Extreme weather is the new normal and poses a threat to the human race, U.N. Secretary-General Ban Ki-moon said on Tuesday as he sought to revive deadlocked global climate change talks.
Ban's intervention came as efforts to agree a symbolic extension of the U.N. Kyoto Protocol, a treaty that obliges about 35 developed nations to cut their greenhouse gas emissions until the end of 2012, looked to be faltering.
In a speech to almost 200 nations meeting in Doha to try to get a breakthrough, Ban said a thaw in Arctic sea ice to record lows this year, superstorms and rising sea levels were all signs of a crisis.
"The abnormal is the new normal," he told delegates at the Nov. 26-Dec. 7 talks. He said signs of change were apparent everywhere and "from the United States to India, from Ukraine to Brazil, drought (has) decimated essential global crops".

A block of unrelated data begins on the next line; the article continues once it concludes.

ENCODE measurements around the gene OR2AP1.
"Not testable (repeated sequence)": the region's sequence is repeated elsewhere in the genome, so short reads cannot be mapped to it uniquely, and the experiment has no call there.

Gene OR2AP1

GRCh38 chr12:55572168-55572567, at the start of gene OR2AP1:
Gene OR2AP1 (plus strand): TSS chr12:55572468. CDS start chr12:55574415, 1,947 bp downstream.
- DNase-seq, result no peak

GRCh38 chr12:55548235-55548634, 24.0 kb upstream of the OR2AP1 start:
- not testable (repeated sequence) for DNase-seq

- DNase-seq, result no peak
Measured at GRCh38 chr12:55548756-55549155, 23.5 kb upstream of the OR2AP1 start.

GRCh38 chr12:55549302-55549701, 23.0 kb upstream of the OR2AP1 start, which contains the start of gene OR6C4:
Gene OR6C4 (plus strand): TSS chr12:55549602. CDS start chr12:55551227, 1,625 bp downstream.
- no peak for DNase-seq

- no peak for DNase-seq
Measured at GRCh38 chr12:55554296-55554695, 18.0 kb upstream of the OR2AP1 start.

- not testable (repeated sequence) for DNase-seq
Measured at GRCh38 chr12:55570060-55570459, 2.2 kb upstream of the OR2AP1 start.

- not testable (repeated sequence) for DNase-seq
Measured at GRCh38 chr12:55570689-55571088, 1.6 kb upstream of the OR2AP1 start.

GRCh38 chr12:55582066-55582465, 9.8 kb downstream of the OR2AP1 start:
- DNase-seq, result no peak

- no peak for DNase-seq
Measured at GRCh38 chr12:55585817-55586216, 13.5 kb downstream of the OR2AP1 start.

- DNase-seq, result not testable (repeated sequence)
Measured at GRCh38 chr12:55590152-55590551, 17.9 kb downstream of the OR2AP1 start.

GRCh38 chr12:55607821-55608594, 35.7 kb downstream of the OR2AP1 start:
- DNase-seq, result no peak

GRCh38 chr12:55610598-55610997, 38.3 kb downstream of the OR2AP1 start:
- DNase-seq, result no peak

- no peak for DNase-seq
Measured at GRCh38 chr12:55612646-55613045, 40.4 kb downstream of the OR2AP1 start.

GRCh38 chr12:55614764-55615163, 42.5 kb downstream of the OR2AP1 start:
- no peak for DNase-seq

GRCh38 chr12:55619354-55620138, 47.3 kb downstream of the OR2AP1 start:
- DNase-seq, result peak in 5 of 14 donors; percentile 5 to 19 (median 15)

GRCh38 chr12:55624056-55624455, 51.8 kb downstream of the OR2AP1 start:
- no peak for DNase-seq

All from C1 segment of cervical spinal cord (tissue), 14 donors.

"No one is immune to climate change – rich or poor. It is an existential challenge for the whole human race – our way of life, our plans for the future," he said.
The failure to agree a Kyoto extension is blocking efforts to lay the foundations of a new global U.N. deal that is meant to be agreed in 2015 and to enter into force from 2020.
At the last attempt in 2009, a summit in Copenhagen failed to agreed a global deal to succeed Kyoto. Kyoto requires countries to cut their greenhouse gas emissions by an average of 5.2 percent below 1990 levels from 2008 to 2012.